RN-Backed Bill to Step Up Hospital Violence Prevention Takes Big Step in Passing Senate
Capping Week of Major Legislative Advances for RNs
A bill to step up efforts to prevent workplace violence in California hospitals took a major step forward today by winning approval in the California State Senate, making it the third significant legislation sponsored by the California Nurses Association/National Nurses United to win approval over the last two days.
SB 1299, the Healthcare Workplace Violence Prevention Act introduced by Senator Alex Padilla, would require that hospitals establish workplace violence prevention plans including strong personnel education and planning programs and systems to assess and mitigate factors that contribute to violence in the hospital. The bill also requires hospitals to document and report incidents of violence to Cal/OSHA.
“California hospitals need to do more to assure a safe and healing environment for patients, families, visitors, and RNs and other hospital staff. This bill would be a major advance in requiring uniform standards that put safety as a top priority,” said CNA Co-President Deborah Burger, RN.
US Labor Bureau Statistics show that healthcare workers, and RNs in particular, are five times more likely to be the victim of an assault or violent act by another person, than a worker in another industry and nearly 75 percent of these violent acts are by a resident or a patient in the facility.
The inadequacy of current hospital security policies and the need for stronger industry oversight was underscored, when two nurses were stabbed in separate incidents in hospitals in Los Angeles County last month.
In 2007 a report commissioned by the National Institute of Occupational and Environmental Health found that nurses have the highest rate of victimization among occupations in the healthcare industry. The report also found training and security systems in California hospitals, in particular, to be woefully inadequate.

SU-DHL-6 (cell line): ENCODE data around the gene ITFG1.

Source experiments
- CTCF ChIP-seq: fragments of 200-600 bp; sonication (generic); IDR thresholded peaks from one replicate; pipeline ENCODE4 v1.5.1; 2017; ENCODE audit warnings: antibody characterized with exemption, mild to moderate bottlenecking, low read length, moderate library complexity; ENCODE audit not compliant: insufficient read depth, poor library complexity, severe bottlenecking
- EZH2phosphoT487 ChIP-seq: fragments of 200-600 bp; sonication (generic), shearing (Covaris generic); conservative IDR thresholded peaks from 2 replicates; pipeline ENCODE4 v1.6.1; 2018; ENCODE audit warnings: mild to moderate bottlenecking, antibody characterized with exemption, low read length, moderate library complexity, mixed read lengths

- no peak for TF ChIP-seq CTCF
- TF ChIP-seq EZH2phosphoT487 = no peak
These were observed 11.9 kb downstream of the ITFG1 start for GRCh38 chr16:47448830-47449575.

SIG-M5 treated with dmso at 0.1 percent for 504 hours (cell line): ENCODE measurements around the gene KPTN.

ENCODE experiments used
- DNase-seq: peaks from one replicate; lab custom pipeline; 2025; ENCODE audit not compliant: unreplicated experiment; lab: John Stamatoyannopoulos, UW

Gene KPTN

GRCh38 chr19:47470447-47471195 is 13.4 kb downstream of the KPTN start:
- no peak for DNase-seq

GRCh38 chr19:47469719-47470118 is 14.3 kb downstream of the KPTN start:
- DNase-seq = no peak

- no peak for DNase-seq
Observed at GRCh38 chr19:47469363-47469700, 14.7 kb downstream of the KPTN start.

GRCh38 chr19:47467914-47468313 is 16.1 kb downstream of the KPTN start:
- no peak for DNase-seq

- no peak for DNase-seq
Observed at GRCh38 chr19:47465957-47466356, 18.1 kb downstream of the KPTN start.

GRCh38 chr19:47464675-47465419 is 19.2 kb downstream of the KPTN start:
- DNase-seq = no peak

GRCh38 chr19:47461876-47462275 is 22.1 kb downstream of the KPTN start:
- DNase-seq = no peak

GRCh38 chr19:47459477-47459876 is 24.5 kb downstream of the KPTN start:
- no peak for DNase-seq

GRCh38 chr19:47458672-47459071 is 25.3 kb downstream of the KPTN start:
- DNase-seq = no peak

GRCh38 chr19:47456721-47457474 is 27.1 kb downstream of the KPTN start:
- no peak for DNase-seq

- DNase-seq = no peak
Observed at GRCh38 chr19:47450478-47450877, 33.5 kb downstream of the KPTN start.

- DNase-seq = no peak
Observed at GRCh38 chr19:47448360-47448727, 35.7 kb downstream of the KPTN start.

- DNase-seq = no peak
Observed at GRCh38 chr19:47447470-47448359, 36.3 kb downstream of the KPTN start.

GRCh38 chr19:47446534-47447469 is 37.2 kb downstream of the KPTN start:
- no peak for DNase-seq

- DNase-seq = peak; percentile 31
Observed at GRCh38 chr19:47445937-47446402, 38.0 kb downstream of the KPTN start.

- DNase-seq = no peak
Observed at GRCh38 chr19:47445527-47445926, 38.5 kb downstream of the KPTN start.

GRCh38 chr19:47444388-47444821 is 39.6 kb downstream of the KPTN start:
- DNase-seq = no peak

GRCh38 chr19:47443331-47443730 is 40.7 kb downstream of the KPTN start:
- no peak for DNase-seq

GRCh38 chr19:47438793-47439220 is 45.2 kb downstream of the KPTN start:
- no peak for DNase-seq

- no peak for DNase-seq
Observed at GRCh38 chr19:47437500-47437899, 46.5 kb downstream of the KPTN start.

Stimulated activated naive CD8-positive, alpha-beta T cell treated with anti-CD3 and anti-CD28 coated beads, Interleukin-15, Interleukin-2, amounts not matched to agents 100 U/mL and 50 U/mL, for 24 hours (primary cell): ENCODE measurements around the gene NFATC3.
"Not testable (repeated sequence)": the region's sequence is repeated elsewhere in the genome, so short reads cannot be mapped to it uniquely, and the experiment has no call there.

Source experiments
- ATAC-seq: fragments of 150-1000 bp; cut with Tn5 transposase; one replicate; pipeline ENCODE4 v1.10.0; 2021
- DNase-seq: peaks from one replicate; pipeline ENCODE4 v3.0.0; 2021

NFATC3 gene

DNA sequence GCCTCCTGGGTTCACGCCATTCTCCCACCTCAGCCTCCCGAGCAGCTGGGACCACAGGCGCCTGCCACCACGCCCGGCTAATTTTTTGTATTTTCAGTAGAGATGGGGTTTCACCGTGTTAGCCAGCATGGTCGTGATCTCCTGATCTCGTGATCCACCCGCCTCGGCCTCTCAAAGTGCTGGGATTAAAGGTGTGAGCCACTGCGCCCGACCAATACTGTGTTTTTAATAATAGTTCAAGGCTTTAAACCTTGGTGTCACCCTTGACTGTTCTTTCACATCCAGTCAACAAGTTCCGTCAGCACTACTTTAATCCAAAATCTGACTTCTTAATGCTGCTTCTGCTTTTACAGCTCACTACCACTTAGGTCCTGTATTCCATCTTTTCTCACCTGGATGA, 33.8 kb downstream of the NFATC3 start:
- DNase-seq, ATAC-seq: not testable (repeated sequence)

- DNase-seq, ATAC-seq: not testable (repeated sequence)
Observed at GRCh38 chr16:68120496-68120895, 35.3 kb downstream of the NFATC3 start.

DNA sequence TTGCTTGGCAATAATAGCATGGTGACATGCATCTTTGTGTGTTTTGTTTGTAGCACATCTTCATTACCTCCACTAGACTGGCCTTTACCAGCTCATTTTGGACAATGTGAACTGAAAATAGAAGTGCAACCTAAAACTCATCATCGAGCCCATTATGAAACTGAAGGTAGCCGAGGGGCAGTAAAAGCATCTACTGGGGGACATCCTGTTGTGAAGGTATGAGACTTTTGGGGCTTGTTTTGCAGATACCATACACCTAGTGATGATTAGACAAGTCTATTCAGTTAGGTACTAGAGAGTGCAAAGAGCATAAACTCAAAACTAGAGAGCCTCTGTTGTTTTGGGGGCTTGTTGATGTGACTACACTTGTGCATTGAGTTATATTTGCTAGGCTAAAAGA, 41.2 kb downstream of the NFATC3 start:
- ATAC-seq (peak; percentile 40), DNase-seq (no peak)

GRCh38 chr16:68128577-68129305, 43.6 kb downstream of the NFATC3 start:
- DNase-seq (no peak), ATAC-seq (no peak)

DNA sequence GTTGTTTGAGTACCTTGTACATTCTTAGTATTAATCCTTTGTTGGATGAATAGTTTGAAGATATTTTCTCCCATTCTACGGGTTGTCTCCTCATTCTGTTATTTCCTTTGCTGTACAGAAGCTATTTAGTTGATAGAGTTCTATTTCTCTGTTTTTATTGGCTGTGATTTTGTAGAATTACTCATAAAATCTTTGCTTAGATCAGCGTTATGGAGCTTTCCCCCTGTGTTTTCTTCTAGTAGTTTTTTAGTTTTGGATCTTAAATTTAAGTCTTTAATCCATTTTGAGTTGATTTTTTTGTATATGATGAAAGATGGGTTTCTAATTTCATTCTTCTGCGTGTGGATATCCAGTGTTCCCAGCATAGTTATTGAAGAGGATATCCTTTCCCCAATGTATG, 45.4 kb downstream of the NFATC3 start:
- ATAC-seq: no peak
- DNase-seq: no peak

Landmark bill to protect patient choice passes Assembly
Two other bills sponsored by the California Nurses Association won approval from the California Assembly Wednesday. AB 2533, introduced by Tom Ammiano, would protect the ability of Californians to seek medical care from the providers of their choice by restricting higher charges for patients who get medical care outside their insurance provider “network."
AB 2533 also directly addresses a growing national scandal of insurers who while entering the new health exchanges established under the Affordable Care Act have set even tighter network restrictions than existed in non-exchange plans. Many Californians in particular have found that private insurance plans they signed up for through Covered California excluded major hospitals in the state.
AB 2616, introduced by Assembly member Nancy Skinner, would extend presumptive eligibility for worker’s comp for any hospital employees who contract the aggressive, virulent antibiotic resistance staph infection commonly known as MRSA.
Under current law, a number of workplace injuries qualify for presumption of eligibility for workers’ comp for public safety personnel, but only for police, firefighters and some other safety personnel who are predominantly male. AB 2616 would extend that eligibility to RNs and other hospital employees who are predominantly women.